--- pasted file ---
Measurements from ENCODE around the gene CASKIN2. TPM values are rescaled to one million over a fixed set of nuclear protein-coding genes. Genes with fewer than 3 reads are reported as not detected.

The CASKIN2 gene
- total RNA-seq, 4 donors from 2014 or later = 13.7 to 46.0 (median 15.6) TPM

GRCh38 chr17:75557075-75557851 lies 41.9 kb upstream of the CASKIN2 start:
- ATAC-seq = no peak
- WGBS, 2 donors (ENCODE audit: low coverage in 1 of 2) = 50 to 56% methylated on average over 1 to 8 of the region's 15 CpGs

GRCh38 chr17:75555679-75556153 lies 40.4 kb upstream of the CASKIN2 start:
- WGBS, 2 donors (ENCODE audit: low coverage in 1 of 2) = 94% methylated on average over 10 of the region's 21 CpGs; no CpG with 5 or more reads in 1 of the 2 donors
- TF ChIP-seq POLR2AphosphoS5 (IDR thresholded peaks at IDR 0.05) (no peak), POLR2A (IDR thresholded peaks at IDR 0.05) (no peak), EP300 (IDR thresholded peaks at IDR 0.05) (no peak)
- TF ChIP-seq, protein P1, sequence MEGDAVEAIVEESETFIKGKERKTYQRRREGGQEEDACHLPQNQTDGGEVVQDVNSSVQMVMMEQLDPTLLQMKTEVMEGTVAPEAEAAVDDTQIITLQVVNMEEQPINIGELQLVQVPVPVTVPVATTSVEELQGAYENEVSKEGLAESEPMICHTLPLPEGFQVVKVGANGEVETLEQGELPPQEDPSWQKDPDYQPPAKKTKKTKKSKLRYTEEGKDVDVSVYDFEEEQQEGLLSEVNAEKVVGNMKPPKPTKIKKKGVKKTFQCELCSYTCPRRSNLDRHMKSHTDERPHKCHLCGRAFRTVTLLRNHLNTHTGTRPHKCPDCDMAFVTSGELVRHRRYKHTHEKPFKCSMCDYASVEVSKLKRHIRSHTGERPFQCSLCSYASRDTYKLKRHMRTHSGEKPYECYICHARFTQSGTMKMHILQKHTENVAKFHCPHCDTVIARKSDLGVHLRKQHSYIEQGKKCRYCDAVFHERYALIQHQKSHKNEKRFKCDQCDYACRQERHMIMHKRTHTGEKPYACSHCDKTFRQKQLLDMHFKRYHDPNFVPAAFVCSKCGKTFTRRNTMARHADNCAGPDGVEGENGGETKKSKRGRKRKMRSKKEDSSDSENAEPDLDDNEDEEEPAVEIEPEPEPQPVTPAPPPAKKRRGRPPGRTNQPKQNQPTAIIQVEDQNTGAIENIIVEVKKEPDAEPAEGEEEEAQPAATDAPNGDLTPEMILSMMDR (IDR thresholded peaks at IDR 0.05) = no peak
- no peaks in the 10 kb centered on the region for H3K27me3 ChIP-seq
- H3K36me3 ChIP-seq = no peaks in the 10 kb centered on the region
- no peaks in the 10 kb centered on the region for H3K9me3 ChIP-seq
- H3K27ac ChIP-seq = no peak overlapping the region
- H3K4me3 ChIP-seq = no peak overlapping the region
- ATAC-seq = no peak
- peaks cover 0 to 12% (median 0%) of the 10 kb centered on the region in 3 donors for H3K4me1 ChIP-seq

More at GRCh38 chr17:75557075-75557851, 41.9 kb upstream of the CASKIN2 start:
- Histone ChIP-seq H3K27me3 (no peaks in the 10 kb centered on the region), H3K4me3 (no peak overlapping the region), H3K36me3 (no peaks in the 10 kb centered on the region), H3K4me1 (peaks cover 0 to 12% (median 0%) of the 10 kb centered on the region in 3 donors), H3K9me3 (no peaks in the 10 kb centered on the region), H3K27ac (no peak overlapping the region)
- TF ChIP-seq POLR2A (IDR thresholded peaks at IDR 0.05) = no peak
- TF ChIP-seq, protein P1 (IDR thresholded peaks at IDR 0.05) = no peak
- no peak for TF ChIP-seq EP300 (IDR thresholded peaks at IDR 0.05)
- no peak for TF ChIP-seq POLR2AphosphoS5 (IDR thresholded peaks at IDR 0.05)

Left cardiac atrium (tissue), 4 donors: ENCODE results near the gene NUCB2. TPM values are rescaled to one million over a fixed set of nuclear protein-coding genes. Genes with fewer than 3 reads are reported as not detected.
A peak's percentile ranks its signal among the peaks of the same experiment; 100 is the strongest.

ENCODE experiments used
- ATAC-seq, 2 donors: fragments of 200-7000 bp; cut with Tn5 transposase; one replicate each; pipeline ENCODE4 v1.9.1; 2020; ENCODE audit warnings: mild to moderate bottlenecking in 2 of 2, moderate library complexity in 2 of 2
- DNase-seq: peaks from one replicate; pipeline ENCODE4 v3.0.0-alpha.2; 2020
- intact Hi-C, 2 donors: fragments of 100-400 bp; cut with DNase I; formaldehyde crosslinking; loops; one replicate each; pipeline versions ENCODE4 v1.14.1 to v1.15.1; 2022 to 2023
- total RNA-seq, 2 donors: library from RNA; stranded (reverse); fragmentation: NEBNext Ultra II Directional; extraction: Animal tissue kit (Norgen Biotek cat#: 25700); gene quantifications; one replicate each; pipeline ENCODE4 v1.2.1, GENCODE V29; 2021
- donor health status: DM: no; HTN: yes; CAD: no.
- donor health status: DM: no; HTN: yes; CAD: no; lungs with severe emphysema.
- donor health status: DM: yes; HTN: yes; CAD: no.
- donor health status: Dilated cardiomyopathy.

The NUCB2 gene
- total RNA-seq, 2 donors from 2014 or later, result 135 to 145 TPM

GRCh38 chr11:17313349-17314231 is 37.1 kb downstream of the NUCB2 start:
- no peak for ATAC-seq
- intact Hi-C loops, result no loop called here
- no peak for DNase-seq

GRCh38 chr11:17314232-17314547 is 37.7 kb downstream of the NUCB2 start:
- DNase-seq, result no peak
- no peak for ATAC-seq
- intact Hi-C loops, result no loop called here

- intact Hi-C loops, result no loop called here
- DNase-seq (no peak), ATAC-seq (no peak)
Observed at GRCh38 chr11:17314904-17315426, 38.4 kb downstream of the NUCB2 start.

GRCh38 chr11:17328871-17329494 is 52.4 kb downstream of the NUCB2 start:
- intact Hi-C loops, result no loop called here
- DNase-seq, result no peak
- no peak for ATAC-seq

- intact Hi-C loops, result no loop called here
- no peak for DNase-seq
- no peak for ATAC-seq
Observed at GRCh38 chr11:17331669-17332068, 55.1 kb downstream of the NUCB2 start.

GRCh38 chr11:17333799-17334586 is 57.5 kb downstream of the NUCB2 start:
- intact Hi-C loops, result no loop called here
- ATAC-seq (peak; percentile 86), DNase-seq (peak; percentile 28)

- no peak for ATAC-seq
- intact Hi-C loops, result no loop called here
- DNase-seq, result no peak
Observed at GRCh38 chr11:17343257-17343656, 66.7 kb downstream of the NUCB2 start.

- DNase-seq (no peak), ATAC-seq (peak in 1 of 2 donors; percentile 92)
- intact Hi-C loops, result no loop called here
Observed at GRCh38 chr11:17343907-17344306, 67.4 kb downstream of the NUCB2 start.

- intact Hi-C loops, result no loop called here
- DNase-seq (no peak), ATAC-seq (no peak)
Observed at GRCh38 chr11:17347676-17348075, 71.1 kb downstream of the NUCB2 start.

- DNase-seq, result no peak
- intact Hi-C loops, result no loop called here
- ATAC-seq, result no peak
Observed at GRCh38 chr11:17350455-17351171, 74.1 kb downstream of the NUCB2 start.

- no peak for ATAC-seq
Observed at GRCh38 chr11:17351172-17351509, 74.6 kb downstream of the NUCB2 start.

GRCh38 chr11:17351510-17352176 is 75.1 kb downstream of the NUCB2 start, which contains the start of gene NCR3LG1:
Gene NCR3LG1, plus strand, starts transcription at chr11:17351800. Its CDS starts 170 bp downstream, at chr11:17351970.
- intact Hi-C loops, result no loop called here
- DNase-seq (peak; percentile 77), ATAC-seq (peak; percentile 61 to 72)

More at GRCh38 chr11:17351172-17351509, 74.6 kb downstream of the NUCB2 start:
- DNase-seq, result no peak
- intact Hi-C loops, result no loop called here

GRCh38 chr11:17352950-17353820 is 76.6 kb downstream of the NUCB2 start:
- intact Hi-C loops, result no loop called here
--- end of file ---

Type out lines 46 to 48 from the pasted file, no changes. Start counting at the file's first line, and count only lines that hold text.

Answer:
- DNase-seq (no peak), ATAC-seq (no peak)
Observed at GRCh38 chr11:17314904-17315426, 38.4 kb downstream of the NUCB2 start.

GRCh38 chr11:17328871-17329494 is 52.4 kb downstream of the NUCB2 start: